Ever seen the Errol Flynn films? Did you like them? Then this book is for you! It's proper chivalry, spies, intrigue and adventure set in the Elizabethan era. Throw in a couple of galleons, a bit of a sea adventure, some rather naughty faery types and Indiana Jones type action and you have this!
Granted if you're a fan of the Age of Misrule, yes, it's going to be different. But it's easily as good as that series and has the plus side of having that dark, gothic feel to it. It would have made a great comic and an excellent film. It's been a real change to read something different from the usual and thank you Mr Chadbourne for giving us a hero who doesn't fall over and cry when the wind blows his hair! Will Swyfte is not a crispy shell of a man with a warm and melting inside, he's believable and flawed and kind of ruthless...
My only complaint is that personally I prefer a bit more blood and guts with my torture and would have loved to know just what happened in that Faerie house with those interesting implements of doom! But then I guess you can't have it all. Having said that I'm not on book two and book three is going straight to my Kindle. It is impossible to get enough of this chandelier swinging, sword fighting, fire dodging tale.
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on 6 September 2010
This book follows in the style and universe of the Age of Misrule etc. It truly is one of those books which is hard to put down, and leaves you wanting more. My knowledge of history at the time this is set is somewhat shaky, but I would imagine given the depth of research evident in all other aspects of his writing, that you can use Chadbourn's book as a text book if you strip out the fiction. Although... given the reality that he creates, I find myself believing in Chadbourn's version of the world more and more, and hoping that it is true.

Although set in the same universe, there are subtle differences in how the players from the various factions operate, but this itself is consistent with the ever-changing nature of his universe. The book finishes conclusively, and I was afraid that it was a stand alone work, but I see that it is listed as Book 1, so here's hoping for the next to come very soon.
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Mark is one of the stable British Writers of Fantasy today, you can virtually guarantee a reasonable novel that will not only win the reader over but of a level that will please the majority of Fantasy fans.

Departing from the fantasy set in modern times, we see an offering set in the Elizabethan period that seems to be coming very popular with other author. Add to the mix a touch of humour (with a Q like character) an international (or rather European) man of mystery and a whole host of villains from the fae world for the hero to over come and you know its going to be something a bit different. It is well written, the descriptiveness pretty tight and dialogue that will definitely win the reader over. A solid offering that will open a new branch into the fantasy world, I just hope he can maintain the quality with his second release.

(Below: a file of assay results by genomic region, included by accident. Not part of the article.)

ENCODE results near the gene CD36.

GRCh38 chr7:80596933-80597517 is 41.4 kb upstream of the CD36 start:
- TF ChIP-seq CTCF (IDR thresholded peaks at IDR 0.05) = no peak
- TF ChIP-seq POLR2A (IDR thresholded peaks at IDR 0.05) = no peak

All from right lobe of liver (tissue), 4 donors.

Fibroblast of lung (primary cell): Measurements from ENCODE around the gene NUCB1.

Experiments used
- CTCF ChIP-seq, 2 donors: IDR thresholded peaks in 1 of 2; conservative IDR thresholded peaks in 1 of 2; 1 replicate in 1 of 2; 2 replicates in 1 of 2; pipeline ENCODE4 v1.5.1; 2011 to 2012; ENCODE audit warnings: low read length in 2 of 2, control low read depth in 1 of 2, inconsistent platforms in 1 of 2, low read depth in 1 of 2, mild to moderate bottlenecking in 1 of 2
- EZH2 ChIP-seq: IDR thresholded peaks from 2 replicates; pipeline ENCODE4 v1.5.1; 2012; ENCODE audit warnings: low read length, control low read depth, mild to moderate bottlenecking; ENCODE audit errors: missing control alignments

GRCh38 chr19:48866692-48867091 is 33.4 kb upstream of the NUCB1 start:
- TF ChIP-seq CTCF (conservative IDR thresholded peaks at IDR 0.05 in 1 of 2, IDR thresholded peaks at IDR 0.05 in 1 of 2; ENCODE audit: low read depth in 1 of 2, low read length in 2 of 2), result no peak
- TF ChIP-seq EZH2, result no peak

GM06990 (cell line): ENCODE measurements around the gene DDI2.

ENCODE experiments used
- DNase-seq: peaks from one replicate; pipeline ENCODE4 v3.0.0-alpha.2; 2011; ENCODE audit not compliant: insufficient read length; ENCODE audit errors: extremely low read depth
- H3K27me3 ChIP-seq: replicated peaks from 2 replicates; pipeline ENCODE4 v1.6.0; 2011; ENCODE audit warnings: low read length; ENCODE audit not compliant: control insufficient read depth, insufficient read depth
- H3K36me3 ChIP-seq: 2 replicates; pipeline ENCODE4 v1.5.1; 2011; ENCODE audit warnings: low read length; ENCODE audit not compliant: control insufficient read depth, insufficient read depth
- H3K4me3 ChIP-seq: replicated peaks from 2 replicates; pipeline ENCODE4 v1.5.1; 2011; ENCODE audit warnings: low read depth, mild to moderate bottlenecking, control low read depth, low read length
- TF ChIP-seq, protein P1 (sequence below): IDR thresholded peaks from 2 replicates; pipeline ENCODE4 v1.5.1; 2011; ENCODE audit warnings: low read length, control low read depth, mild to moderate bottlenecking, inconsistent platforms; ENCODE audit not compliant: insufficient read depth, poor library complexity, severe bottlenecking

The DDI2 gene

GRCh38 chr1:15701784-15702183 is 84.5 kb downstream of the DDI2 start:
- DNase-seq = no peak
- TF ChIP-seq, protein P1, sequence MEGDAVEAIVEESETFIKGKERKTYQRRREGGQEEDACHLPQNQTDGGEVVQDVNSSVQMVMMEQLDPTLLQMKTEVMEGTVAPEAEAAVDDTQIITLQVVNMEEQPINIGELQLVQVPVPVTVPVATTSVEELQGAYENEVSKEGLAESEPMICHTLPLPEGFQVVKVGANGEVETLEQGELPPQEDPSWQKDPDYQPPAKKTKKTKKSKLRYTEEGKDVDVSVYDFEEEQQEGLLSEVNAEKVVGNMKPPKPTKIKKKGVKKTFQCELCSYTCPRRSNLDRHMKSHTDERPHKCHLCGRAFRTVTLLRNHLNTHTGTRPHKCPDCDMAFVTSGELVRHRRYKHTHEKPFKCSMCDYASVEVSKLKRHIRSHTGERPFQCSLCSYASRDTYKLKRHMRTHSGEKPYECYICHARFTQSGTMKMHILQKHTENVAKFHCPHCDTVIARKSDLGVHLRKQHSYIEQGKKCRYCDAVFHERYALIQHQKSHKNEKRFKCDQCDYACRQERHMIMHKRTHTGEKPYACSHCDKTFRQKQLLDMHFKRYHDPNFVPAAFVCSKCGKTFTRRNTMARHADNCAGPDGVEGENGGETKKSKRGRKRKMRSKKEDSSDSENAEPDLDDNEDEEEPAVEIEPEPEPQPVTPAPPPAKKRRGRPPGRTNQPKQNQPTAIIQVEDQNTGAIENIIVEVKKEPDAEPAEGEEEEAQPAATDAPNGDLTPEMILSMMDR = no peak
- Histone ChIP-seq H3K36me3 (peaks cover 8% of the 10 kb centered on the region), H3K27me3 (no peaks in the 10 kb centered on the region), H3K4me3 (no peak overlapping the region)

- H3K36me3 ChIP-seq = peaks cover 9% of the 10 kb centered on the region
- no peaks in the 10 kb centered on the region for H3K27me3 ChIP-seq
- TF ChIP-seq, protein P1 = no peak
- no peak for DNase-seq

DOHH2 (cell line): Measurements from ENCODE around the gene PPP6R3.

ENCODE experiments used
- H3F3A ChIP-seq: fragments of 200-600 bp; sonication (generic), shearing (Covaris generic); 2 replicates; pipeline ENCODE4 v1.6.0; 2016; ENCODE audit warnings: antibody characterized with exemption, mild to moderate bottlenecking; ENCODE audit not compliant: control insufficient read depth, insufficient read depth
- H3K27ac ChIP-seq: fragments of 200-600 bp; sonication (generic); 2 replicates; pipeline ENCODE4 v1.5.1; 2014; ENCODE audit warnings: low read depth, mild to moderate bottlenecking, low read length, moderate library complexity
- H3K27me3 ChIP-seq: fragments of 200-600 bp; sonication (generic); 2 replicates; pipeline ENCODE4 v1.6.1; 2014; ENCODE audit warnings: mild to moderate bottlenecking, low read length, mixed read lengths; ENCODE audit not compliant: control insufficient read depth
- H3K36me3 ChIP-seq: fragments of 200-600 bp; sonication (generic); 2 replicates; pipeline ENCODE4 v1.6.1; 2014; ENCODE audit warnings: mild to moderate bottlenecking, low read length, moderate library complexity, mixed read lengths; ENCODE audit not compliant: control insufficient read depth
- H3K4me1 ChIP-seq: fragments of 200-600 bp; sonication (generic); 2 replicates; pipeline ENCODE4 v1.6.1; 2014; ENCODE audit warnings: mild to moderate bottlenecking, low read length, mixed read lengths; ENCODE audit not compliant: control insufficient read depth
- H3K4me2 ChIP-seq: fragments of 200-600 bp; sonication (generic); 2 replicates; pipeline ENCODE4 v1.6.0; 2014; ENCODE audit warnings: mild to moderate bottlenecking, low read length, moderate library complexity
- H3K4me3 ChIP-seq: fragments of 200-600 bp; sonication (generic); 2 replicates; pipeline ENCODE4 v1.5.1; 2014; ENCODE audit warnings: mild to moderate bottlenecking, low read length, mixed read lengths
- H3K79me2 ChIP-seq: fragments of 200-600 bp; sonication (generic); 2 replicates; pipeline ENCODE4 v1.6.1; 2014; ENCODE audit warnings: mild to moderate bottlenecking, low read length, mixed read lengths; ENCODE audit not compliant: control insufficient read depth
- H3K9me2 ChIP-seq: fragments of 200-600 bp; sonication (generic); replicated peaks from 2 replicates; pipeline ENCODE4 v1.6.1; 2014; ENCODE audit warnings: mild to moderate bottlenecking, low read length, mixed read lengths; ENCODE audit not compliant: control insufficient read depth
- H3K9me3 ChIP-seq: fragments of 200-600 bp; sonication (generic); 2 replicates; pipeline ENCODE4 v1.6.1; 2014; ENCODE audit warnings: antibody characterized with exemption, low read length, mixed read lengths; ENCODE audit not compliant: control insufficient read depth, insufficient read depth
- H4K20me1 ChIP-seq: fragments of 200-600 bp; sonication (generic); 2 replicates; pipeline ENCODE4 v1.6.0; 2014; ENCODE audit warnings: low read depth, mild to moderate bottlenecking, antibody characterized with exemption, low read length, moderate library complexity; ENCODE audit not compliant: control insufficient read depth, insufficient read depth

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on 18 August 2010
Although I am an avid fan of Mark's modern-day based fantasy (Age of Misrule etc), I had my doubts about a book based in historical times. Probably due to my failure to engage with the historical fiction of Philippa Gregory etc. And at first, you could well be reading one of those novels. Expect much better written; the detail is absolutely brilliant, I swear Chadbourn must have a time machine - it really feels like you're a part of 1500s. I feel like I know the characters as if they were old friends, and the world they inhabit as if it were my own back garden. And then, of course, something happens, and you remember you picked up this book in the fantasy section, and all is not in line with the history you learnt at school.

Chadbourn weaves a perfect blend of fantasy and reality, blurring the borders between the two. Swyfte is a likeable hero, and you find yourself strongly rooting for him from the get-go.

The ending to the main plot is somewhat predictable (we all know that the Spanish Armada failed, for example), however Chadbourn always likes to leave a curveball at the end, and this one leaves you reeling, and will have you gagging for the next book in the timeline as soon as possible.

Thoroughly recommended, even if you've never read any of Chadbourn's other works, or indeed any historical fantasy before; here, it works, and it will have you hooked.
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on 19 February 2011
This is an interesting alternative view on Elizabethan times dealing with elves (and not the nice ones). I've read some of his other books and not been that impressed but this is a definite improvement and I'd recommend it to others.
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on 13 January 2017
It's not that this is a bad book at all, quite enjoyed reading it. The main problem I had was that I picked this up after reading the Kingdom of the serpent trilogy, which i thought was totally brilliant. Possibly a little unfairly I was expecting the same standard and this is simply average to good rather than brilliant. Where the characters in the KotS really sparked for me and I couldn't put the books down because I wanted to know what happened to them and couldn't quite see where the plot might go next Will Swyfte never quite grips me in the way Jack Churchill and co did. A solid book to read on a flight/holiday but not one that would make me go out of my way to buy the next installment.